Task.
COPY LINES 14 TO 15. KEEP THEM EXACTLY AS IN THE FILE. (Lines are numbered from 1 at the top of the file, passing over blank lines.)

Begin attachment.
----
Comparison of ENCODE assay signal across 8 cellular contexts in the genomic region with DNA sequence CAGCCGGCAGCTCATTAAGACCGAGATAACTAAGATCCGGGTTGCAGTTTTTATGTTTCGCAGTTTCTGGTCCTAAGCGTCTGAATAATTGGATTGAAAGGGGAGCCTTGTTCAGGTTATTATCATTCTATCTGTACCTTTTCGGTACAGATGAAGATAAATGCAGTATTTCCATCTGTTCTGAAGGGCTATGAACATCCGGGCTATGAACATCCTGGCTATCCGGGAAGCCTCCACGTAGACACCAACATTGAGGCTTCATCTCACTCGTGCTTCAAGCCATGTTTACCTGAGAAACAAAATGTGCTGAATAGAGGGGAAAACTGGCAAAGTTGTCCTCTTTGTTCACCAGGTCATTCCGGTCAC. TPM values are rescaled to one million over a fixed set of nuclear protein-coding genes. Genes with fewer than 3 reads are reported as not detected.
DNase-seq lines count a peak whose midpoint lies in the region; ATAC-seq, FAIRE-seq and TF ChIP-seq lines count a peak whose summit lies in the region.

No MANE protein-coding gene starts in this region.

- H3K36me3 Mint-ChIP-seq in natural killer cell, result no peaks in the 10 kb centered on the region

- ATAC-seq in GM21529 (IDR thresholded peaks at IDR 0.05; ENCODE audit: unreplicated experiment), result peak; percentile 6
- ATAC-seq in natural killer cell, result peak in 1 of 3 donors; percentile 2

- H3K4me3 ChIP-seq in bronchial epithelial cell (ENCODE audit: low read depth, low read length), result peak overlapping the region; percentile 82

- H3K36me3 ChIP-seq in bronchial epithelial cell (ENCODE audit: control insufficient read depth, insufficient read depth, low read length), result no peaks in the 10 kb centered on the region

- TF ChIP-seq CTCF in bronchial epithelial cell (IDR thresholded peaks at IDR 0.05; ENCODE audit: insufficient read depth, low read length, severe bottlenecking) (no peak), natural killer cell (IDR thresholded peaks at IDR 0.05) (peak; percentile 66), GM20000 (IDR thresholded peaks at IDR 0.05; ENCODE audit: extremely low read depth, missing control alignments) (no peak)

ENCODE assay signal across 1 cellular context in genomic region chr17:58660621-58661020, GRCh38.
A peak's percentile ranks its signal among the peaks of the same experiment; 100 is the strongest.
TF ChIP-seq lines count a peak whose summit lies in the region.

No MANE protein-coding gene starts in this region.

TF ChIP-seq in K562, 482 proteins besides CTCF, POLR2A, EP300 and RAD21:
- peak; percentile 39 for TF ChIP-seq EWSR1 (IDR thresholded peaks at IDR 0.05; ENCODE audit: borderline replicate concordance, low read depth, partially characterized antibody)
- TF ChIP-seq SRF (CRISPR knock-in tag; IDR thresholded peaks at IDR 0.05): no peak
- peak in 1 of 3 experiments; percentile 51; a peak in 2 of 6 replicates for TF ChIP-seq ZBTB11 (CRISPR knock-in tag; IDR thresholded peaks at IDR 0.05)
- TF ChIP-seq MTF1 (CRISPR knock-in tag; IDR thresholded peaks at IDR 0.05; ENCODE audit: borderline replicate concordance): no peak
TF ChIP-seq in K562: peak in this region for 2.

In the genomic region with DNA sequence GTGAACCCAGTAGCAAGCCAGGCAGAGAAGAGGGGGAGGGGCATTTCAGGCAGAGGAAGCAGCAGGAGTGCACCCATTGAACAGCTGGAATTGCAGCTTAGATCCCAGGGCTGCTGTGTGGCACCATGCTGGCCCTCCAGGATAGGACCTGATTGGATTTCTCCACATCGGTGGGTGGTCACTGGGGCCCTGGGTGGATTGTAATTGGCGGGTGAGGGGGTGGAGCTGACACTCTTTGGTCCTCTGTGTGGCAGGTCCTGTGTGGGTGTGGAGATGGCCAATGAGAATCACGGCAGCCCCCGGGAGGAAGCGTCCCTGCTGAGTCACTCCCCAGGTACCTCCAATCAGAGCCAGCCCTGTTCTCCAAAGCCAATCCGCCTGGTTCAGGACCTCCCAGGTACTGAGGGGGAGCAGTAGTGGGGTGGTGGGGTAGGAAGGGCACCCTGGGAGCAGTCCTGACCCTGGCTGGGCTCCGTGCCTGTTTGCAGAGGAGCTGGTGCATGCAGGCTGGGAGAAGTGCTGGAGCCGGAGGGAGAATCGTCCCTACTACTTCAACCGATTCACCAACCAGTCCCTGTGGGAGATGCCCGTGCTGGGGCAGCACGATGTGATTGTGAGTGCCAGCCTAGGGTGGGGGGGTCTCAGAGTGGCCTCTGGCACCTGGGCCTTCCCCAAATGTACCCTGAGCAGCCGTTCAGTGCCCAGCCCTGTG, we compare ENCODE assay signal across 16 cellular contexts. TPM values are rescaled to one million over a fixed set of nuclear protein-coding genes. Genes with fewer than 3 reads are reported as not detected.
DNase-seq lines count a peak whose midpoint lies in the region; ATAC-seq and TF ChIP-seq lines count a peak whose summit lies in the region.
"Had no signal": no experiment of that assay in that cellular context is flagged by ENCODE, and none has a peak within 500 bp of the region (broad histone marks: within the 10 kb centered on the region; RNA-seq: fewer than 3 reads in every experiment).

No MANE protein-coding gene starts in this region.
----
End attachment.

TF ChIP-seq in K562, 482 proteins besides CTCF, POLR2A, EP300 and RAD21:
- peak; percentile 39 for TF ChIP-seq EWSR1 (IDR thresholded peaks at IDR 0.05; ENCODE audit: borderline replicate concordance, low read depth, partially characterized antibody)